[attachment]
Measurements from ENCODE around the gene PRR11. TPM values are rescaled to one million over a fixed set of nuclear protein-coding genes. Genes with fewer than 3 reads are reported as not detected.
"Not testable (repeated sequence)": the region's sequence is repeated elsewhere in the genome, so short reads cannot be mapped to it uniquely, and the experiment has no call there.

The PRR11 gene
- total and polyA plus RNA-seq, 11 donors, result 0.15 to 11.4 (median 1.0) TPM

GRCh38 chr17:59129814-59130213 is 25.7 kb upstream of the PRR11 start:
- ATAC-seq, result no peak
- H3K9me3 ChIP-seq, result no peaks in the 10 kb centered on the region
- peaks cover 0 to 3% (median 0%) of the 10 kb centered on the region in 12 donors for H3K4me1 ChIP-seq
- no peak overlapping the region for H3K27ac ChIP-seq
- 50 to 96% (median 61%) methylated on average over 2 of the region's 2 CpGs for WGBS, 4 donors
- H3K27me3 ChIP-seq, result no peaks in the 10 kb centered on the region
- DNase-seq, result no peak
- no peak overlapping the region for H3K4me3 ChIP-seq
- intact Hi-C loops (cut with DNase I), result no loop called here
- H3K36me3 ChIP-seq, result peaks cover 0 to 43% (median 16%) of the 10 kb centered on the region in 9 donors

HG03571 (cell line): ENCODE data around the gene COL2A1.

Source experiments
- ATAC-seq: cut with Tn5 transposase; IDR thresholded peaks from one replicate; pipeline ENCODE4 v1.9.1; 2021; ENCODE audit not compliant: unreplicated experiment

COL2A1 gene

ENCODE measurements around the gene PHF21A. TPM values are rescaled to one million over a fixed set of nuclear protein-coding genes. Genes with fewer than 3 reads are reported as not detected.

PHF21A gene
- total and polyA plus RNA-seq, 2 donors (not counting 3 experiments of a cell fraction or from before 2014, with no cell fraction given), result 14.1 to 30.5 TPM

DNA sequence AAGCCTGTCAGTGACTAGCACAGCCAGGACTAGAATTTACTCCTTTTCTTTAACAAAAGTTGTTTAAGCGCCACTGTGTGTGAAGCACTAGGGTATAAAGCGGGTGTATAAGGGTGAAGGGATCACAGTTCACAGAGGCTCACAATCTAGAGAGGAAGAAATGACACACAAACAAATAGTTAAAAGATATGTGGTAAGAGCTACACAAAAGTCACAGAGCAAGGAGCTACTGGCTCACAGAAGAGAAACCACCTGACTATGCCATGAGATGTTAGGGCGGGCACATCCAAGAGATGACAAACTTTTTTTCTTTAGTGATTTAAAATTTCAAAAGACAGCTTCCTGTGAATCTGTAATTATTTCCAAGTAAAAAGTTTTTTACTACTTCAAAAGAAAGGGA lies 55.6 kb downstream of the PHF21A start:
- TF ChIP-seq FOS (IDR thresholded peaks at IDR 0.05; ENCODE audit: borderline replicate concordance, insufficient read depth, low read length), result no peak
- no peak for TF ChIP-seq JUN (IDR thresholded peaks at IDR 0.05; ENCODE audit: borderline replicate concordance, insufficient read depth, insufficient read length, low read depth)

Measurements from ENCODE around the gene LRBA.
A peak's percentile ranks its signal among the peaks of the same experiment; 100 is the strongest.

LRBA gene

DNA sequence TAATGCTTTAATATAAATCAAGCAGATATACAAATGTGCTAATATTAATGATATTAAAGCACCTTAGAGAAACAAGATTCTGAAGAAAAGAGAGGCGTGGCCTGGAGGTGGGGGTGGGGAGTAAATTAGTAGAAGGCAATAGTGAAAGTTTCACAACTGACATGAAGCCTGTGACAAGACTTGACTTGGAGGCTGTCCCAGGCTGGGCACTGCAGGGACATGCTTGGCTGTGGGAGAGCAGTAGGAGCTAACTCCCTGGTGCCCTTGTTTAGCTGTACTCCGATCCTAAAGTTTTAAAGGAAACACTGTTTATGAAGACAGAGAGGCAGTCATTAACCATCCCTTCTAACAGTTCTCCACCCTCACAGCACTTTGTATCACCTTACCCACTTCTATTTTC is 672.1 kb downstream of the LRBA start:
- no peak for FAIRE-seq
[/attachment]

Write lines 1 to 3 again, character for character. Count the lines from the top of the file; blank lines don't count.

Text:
Measurements from ENCODE around the gene PRR11. TPM values are rescaled to one million over a fixed set of nuclear protein-coding genes. Genes with fewer than 3 reads are reported as not detected.
"Not testable (repeated sequence)": the region's sequence is repeated elsewhere in the genome, so short reads cannot be mapped to it uniquely, and the experiment has no call there.

The PRR11 gene